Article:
On Bigotry

A discussion of accusations of Christian bigotry

Ok, let me start off by granting as true what several of you have mentioned: there is a significant amount of bigotry surrounding this issue and how people deal with it. We’ve all seen the unbelievable level of hate and ignorance spewing out of groups like Westboro Baptist Church. We all know people who say things like, “Well, I’d just as soon see all those gays burn in hell.” (Or at least, I’ve heard that sort of thing.) I will readily, and with great mutual indignance and horror, agree that people using that sort of rhetoric are bigots.

That being said, I will ask that you grant me this truth: I am not them. If I have proven myself to be a rational, loving, generous man, please assume that my reasons for believing what I do are also rational, loving, and generous. If I have proven myself in word and deed to be a hate-filled bigot, then by all means please disregard me as such. Otherwise, please allow me the grace to explain a Christian perspective that is neither hate-filled nor bigoted.

One further negative response before getting into the positive argument: do I, and does biblical Christianity, believe that those who live homosexual lifestyles are “lesser human beings”, “second class citizens”, or “inferior as people”? Absolutely not. What Scripture says throughout is that all humans are reflections of God’s image. All men and women, without differentiation, qualification, or distinction regardless of gender/race/sexuality/etc are made in the image of God. The playing field is level on this point.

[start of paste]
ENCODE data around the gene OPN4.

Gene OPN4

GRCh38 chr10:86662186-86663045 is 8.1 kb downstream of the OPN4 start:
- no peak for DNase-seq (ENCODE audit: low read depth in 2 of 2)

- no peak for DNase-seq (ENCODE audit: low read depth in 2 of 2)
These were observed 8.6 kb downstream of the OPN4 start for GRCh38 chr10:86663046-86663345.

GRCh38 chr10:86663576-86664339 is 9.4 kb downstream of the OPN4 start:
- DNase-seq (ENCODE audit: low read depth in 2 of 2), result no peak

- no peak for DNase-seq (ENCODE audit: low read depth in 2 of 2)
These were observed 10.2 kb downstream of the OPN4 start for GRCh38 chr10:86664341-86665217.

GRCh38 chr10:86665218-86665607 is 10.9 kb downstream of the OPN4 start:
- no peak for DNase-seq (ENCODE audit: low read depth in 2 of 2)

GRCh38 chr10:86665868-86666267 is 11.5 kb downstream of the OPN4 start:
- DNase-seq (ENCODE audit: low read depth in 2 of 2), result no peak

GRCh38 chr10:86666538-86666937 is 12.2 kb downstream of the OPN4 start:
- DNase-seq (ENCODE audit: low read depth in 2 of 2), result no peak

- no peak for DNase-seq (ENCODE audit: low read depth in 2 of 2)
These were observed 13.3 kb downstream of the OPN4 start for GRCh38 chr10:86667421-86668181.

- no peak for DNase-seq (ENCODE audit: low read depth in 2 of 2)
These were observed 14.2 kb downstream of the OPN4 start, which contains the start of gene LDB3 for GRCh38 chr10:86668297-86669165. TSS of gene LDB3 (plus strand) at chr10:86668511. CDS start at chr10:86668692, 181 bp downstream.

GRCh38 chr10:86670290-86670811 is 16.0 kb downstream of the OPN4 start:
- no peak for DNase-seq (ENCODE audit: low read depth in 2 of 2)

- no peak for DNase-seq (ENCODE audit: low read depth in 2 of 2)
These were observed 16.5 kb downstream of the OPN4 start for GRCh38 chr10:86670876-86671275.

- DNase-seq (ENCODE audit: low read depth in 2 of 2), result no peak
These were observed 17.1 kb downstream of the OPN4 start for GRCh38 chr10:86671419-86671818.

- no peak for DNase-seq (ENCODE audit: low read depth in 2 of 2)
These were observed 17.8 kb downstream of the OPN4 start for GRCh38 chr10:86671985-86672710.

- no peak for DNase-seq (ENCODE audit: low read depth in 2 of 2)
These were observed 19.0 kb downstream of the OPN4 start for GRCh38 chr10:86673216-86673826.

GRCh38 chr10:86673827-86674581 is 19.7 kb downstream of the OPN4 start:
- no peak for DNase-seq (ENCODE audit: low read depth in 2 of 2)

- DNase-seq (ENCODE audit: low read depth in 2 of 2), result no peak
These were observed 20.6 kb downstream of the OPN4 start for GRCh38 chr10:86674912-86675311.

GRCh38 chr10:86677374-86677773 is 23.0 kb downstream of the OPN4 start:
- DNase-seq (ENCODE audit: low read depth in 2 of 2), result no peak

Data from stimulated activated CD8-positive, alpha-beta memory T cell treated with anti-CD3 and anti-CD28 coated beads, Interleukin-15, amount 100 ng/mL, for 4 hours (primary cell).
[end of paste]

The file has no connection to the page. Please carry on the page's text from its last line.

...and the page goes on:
However, that’s not the only thing that levels the playing field according to the Bible. The Bible teaches, and Christians believe, that in just the same way that every human without distinction is made in the image of God, every human without differentiation is also broken by sin. By and large this is perhaps one of the most significant misunderstandings in this whole issue. The Bible does not single out homosexuality as the only sin, nor do honest/informed Christians. We ALL fall into the category of “sinner”, and I will just as readily point out and confess sin in my own life as point it out in someone else’s. Yes, there are people who treat homosexuality as if it were the only real sin, as if it is the sin above all sins. What that points to is the fact that those who speak in that way do not understand the sinfulness of their own hearts. Self-righteousness and hatred will separate a person from God just as surely as sexual immorality. When I profess to believe that homosexuality is sinful, I’m not putting those who live that lifestyle in any different category. We’re all there. We’re all sinful. The playing field is level on this point, just as much as it is level on the previous point. We are all made in the image of God, and we are all broken by sin.

Now, perhaps the argument has crossed your mind, “But people are born with these desires. They cannot help feeling the way they do.” I am more than happy to grant that this is true. However, just because a person naturally feels inclined towards a particular thing does not mean that the particular thing is ok. Allow me to use myself as an example: I naturally feel inclined to be sexually promiscuous. (Whoa. Did the pastor just say that?) It’s true. There are many times when the desire to go out and hook up with random women is incredibly powerful. I can’t help that desire. I didn’t do anything to decide to have those desires. I didn’t choose to have those inclinations. But that does not mean they’re ok. Biblically, it would be just as sinful for me to indulge those natural inclinations as it would be for any person to indulge their own natural inclinations to whatever sin to which they are prone. Some people feel naturally inclined to violence; some to deception; some to self righteousness; and some to sexual immorality. Natural inclination is not grounds for moral justification.